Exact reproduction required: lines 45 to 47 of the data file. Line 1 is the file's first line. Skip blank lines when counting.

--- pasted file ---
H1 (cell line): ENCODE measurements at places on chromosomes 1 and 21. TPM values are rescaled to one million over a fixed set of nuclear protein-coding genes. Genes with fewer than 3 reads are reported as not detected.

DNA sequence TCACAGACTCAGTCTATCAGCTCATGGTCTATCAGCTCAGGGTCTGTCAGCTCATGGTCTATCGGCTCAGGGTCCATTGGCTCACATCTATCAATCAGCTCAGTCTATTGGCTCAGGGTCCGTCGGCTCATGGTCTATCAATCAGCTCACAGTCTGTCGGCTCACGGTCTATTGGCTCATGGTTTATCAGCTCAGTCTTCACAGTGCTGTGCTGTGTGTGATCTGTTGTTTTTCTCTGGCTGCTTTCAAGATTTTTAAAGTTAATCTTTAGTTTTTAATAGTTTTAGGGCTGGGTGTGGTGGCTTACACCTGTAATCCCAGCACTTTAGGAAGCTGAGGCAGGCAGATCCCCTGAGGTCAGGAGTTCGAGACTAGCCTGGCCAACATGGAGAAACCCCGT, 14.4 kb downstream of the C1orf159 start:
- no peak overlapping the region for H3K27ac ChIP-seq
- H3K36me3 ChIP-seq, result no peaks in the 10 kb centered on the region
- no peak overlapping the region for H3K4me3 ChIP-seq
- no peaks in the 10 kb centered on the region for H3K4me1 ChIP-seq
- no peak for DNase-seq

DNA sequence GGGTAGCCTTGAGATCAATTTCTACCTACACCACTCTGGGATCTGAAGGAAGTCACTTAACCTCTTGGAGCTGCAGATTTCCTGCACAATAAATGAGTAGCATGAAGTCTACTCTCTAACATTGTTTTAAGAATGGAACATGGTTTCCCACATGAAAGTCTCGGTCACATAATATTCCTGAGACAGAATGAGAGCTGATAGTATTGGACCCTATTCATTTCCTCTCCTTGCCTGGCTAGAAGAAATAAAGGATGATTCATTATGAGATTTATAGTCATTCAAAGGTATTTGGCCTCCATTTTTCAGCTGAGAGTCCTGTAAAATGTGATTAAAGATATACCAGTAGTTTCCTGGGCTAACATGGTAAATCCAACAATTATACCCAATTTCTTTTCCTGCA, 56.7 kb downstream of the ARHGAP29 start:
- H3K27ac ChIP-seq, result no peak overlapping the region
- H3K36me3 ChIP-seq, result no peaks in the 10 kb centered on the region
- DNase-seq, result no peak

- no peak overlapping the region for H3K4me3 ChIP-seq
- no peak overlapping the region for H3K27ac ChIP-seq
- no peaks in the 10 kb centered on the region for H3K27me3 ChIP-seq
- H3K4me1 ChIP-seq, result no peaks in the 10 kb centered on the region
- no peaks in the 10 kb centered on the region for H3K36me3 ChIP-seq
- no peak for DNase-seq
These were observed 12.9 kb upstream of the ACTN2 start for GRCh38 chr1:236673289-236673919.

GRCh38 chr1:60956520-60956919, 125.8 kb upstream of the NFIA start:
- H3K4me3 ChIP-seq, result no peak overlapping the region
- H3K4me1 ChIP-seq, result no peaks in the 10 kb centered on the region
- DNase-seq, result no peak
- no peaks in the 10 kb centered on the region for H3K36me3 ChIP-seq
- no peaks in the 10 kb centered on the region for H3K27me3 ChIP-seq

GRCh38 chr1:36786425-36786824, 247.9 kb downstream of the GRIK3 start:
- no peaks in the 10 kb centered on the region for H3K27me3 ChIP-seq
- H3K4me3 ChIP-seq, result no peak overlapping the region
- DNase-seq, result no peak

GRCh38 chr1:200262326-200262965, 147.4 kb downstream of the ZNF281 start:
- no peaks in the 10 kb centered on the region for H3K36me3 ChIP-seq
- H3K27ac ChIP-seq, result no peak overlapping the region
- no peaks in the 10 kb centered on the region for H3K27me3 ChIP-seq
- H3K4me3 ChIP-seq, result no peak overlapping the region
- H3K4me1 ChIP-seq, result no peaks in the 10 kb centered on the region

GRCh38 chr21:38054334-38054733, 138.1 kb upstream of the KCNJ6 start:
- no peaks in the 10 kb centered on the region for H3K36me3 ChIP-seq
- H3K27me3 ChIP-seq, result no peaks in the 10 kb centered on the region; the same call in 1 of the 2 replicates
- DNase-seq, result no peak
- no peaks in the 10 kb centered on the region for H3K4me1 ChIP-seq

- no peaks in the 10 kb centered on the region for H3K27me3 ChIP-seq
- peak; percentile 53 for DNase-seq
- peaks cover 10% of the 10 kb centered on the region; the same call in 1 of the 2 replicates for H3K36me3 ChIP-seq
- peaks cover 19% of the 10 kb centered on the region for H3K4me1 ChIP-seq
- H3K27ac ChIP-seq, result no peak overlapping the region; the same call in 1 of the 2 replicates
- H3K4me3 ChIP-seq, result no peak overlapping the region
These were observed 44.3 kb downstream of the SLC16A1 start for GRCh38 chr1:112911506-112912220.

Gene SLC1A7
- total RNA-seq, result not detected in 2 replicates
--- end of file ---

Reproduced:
- H3K4me3 ChIP-seq, result no peak overlapping the region
These were observed 44.3 kb downstream of the SLC16A1 start for GRCh38 chr1:112911506-112912220.

Gene SLC1A7